The title of the article by Wolfgang Munchau published yesterday by the Financial Times looks quite clear: ‘Monti is not the right man to lead Italy’. An unexpected attack against the man who is considered, in Italy at least, the sweetheart of international markets.
But is it really so ?
Yes, the article is not tender with the Italian prime minister, blamed for not checking German Chancellor Angela Merkel, for raising taxes and for failing to produce really significant reforms.
But the other Italian leaders don’t fare well either. Mr. Bersani (Democratic Party) is labeled as a ‘hesitant’ reformist, while Munchau concedes that he could perhaps build an axis with French socialist President Francois Hollande.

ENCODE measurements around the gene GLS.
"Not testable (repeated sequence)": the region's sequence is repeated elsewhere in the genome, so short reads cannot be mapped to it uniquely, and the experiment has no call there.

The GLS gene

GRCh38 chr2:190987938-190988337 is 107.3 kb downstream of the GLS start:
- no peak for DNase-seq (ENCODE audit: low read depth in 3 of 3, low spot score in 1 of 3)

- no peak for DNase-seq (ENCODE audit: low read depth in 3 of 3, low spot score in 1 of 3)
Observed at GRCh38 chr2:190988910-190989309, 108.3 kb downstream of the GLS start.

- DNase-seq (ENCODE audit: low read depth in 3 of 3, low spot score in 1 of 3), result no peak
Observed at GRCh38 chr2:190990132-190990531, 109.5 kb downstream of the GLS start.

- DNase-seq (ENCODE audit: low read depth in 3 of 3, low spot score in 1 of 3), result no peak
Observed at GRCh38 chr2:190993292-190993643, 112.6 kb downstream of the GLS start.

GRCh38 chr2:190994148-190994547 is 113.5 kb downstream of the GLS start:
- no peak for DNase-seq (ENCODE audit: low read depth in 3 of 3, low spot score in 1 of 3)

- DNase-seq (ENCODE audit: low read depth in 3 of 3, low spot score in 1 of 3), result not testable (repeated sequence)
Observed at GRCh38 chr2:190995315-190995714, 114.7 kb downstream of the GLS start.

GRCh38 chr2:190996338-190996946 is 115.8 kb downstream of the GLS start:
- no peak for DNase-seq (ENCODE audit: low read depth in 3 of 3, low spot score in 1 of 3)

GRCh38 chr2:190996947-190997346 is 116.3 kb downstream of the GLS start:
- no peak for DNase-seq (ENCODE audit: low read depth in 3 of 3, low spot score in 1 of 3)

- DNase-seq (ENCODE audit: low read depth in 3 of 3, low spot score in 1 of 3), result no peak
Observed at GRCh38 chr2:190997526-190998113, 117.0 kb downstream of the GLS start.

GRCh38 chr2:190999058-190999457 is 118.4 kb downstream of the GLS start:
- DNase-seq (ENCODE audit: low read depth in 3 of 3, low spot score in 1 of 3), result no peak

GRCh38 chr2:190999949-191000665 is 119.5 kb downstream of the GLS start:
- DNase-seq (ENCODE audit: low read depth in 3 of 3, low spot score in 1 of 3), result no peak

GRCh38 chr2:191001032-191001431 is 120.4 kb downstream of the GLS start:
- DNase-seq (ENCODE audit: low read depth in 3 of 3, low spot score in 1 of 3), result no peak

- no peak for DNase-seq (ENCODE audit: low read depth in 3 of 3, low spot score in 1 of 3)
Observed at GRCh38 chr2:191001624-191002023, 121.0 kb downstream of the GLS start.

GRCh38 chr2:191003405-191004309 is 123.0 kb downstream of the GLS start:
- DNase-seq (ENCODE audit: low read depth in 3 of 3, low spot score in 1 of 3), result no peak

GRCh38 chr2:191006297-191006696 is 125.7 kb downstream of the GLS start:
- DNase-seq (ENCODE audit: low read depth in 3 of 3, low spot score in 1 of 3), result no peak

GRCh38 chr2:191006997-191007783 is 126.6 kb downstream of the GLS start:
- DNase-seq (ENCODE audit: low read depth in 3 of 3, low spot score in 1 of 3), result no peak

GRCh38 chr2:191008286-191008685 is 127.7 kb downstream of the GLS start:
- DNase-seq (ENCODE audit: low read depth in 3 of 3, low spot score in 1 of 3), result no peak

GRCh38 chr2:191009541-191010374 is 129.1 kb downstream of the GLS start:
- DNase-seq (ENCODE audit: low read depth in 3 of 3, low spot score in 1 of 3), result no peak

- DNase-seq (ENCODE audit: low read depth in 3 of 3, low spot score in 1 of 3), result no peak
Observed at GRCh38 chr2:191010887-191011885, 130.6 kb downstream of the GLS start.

Mr. Berlusconi’s credibility is put in doubt.
The main culprit, after all, is found to be the Italian electoral system, which is likely to produce a divided Parliament.
In the end, Mr. Monti is compared with Weimar Republic Chancellor Heinrich Bruning. But after all, Mr. Bruning was one of Hitler’s most vehement opponents.
Therefore, it looks like Munchau is attacking the Italian system in general, rather than especially Monti.